OTTAWA, May 16 (Reuters) - Canadian police said Friday new research into a high number of murdered and missing aboriginal women would lead to more resources being dedicated toward high-risk native communities and would improve investigations of missing persons cases.
The report by the Royal Canadian Mounted Police (RCMP) said there were 1,181 murders and disappearances of aboriginal women between 1980 and 2012 and that a disproportionate number of native women were victims of violent crime.
The research followed a public outcry over a high number of unsolved cases involving women and girls in Canada's 1.4-million-strong aboriginal population, many of whom live in dire poverty, with sub-standard housing and education.
"We are certainly going to re-dedicate resources where we can be most effective. We're in the process of identifying high-risk communities and through the data set ... we'll be able to better focus our efforts and be more effective in that regard," said Janice Armstrong, an RCMP deputy commissioner involved in aboriginal policing.
While the broad numbers of crimes against indigenous women had been previously reported, the official report provided more detailed statistics on the types of crimes, the characteristics of the perpetrators and victims and the locations.
Those details help mount pressure on the Conservative government to call a public enquiry into the matter.
Armed with the new data, the RCMP pledged to develop a national missing persons strategy, to identify the aboriginal communities most at risk of violence against women and to start crime-prevention programs focused on them.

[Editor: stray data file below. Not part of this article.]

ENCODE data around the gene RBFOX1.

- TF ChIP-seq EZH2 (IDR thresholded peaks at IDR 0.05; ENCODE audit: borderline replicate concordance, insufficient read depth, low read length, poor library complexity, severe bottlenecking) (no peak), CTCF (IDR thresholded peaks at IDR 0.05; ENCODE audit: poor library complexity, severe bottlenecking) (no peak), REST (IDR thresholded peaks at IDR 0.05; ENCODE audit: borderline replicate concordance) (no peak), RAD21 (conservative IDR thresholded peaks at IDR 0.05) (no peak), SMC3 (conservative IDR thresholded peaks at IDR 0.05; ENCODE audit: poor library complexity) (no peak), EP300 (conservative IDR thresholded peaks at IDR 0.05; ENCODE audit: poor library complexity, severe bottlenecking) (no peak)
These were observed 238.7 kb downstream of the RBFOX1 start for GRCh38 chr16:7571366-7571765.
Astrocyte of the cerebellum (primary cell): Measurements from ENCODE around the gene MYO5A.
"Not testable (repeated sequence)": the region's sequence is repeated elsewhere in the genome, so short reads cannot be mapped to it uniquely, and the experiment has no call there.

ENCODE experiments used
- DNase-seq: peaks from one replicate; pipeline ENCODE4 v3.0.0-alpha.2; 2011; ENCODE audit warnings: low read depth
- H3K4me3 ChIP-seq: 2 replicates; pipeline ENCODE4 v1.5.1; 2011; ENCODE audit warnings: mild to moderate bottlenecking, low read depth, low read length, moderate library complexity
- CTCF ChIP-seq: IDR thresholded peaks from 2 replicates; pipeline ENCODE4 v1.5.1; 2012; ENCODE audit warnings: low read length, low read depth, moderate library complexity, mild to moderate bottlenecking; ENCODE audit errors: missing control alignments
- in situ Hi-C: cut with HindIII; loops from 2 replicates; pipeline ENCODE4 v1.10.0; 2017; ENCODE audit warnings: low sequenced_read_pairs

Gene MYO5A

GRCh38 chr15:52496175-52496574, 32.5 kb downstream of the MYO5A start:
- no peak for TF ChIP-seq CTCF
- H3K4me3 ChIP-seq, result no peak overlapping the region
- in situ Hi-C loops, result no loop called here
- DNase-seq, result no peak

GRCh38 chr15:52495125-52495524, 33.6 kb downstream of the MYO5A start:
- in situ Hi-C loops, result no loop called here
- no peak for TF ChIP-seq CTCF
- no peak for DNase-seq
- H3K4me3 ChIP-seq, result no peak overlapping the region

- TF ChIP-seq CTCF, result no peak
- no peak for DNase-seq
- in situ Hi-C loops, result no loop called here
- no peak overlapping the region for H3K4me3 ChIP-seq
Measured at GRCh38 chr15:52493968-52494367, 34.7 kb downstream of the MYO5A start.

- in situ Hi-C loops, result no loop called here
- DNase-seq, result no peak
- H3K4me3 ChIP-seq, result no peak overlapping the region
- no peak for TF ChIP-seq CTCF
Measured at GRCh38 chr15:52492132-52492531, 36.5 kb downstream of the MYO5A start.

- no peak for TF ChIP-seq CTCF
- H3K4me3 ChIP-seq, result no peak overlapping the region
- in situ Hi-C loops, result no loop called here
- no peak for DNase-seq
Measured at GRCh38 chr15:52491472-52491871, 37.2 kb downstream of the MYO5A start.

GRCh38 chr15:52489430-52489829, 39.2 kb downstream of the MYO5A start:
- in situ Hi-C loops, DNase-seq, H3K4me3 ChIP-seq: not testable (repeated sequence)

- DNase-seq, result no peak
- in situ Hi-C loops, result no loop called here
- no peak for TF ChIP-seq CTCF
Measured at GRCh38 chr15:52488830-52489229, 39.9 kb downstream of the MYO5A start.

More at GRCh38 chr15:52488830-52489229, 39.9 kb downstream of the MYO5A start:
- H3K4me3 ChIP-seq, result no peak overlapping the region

Still, Liberal lawmaker Wayne Easter said that was not enough. He slammed the government for refusing to order an enquiry that would look into the violence in a more public forum.
"The government and the prime minister are on the wrong side of history," Easter said in Parliament.
In its response to the RCMP report, the government focused on one finding that showed 62 percent of aboriginal women who were killed by a family member had suffered abuse from that person before, against 43 percent for non-aboriginal women.
It pointed to new funding announced in 2013 to a family violence-prevention program.
"There's not a need for more study. What there is a need for is action and our government is taking action," said Conservative legislator Bob Dechert.
The RCMP's Armstrong suggested that more work and discussion was needed on the issue.
"I don't think we have all the answers that we need right now," she told reporters.
"I think this is the beginning of a process for us. We still have a lot of unanswered questions ... and we've posed them, important questions that have yet to be answered." (Reporting by Louise Egan; Editing by Bernadette Baum)